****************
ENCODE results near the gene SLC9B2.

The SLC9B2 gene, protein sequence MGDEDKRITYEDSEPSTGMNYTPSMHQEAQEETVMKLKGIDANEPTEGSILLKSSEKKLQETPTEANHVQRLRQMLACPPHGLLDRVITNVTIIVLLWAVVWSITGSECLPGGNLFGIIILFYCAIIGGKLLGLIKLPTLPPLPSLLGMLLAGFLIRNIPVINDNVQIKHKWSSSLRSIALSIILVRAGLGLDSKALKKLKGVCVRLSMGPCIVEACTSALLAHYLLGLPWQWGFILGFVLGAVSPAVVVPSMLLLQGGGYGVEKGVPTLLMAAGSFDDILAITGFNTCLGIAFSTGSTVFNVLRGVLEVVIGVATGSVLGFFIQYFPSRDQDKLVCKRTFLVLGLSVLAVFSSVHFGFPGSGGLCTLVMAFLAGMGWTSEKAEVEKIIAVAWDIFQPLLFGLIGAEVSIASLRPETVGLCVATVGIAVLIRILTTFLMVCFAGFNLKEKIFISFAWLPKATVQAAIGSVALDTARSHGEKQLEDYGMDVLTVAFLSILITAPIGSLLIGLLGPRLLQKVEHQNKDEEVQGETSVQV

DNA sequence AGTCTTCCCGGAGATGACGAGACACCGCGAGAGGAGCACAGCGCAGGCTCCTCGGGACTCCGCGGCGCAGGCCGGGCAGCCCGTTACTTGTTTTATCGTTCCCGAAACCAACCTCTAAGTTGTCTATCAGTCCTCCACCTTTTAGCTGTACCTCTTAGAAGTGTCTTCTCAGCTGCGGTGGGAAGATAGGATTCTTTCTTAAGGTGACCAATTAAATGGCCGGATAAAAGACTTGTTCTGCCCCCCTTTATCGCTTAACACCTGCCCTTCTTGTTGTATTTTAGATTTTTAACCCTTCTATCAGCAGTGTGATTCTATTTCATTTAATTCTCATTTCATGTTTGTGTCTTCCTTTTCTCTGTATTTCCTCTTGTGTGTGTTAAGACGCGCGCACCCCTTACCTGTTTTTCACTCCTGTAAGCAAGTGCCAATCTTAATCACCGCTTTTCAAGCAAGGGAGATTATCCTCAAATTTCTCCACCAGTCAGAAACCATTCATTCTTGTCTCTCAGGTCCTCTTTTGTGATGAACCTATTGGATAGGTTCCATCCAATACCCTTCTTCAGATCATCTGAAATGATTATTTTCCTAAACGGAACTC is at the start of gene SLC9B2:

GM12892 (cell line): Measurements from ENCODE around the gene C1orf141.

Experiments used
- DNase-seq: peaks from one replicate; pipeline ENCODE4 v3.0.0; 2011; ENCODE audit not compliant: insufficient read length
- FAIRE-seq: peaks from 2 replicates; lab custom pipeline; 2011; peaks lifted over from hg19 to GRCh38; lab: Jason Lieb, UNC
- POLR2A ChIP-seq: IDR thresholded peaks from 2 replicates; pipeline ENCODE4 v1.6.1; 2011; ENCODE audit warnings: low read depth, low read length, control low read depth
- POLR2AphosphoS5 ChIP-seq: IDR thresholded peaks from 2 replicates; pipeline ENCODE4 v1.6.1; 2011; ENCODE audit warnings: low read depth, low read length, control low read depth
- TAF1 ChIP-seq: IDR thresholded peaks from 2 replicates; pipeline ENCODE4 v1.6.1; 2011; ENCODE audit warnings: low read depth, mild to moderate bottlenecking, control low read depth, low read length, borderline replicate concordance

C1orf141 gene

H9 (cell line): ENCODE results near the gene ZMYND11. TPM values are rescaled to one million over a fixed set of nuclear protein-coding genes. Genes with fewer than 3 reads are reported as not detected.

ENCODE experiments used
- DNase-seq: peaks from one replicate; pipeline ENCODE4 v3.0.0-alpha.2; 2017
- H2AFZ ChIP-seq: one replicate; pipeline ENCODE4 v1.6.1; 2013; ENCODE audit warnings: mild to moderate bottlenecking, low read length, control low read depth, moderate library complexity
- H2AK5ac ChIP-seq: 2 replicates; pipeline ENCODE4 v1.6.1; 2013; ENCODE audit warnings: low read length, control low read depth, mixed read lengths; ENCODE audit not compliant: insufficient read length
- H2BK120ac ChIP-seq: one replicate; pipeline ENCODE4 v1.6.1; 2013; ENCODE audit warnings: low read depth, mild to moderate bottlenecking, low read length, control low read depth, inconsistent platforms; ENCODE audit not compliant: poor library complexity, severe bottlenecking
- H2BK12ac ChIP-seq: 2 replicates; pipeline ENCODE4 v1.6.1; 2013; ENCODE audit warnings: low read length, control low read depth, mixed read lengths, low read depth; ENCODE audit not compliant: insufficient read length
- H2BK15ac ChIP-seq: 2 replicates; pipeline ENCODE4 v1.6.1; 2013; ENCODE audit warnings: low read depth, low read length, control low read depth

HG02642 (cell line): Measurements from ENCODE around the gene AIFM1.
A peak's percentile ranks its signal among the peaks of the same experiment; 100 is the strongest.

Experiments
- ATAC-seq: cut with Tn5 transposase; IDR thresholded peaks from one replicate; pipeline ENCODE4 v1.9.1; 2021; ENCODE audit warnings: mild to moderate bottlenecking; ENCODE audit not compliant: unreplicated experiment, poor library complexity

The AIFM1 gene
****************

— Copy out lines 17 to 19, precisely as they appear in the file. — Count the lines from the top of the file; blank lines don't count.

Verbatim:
- H2BK120ac ChIP-seq: one replicate; pipeline ENCODE4 v1.6.1; 2013; ENCODE audit warnings: low read depth, mild to moderate bottlenecking, low read length, control low read depth, inconsistent platforms; ENCODE audit not compliant: poor library complexity, severe bottlenecking
- H2BK12ac ChIP-seq: 2 replicates; pipeline ENCODE4 v1.6.1; 2013; ENCODE audit warnings: low read length, control low read depth, mixed read lengths, low read depth; ENCODE audit not compliant: insufficient read length
- H2BK15ac ChIP-seq: 2 replicates; pipeline ENCODE4 v1.6.1; 2013; ENCODE audit warnings: low read depth, low read length, control low read depth